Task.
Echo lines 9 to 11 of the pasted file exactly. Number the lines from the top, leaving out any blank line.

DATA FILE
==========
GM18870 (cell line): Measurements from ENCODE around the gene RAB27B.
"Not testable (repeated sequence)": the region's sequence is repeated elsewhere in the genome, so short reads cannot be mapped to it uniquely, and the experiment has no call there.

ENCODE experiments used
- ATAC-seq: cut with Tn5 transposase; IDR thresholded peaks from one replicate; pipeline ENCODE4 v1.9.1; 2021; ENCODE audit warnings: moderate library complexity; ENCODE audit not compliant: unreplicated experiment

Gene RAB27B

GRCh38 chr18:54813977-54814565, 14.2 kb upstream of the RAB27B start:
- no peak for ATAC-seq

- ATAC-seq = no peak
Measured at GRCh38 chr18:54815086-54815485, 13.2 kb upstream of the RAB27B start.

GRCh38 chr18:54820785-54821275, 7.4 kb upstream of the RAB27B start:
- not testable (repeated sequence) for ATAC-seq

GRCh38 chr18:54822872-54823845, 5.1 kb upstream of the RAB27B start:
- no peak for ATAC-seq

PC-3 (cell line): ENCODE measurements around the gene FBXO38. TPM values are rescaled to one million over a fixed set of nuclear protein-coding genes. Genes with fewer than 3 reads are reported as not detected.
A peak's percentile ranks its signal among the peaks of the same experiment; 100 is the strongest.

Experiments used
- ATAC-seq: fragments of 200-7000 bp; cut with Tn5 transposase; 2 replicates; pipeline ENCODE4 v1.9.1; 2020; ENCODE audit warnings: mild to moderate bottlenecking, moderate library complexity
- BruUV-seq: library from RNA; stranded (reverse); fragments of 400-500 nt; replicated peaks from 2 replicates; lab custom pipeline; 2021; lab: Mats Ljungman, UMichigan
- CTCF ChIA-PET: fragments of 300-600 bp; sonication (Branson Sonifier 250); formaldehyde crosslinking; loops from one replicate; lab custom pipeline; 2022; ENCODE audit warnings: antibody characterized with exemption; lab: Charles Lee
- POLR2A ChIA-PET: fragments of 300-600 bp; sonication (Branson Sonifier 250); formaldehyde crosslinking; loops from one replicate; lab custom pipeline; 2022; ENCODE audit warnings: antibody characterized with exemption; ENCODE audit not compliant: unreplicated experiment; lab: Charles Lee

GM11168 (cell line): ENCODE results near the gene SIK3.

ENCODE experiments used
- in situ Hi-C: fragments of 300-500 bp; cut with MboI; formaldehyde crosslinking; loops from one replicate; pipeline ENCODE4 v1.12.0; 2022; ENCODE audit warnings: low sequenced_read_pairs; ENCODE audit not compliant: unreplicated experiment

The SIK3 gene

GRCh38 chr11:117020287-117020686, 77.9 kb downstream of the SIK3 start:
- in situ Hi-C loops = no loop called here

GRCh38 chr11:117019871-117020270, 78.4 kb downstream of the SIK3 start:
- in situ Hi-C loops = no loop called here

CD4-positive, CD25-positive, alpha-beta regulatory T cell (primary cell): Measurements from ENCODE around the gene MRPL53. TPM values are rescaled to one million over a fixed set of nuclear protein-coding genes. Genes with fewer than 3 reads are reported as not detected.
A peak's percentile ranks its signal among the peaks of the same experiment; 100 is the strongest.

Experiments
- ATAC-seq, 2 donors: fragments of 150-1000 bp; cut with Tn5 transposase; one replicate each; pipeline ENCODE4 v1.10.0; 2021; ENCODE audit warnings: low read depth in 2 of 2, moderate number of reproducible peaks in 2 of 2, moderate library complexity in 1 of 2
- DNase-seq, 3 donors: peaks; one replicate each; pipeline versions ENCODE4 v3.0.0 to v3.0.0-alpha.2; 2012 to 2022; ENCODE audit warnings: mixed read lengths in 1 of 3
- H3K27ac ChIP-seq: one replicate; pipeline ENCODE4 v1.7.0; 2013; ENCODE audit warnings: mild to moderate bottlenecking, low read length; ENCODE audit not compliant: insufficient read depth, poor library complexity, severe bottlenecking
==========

Measured at GRCh38 chr18:54815086-54815485, 13.2 kb upstream of the RAB27B start.

GRCh38 chr18:54820785-54821275, 7.4 kb upstream of the RAB27B start:
- not testable (repeated sequence) for ATAC-seq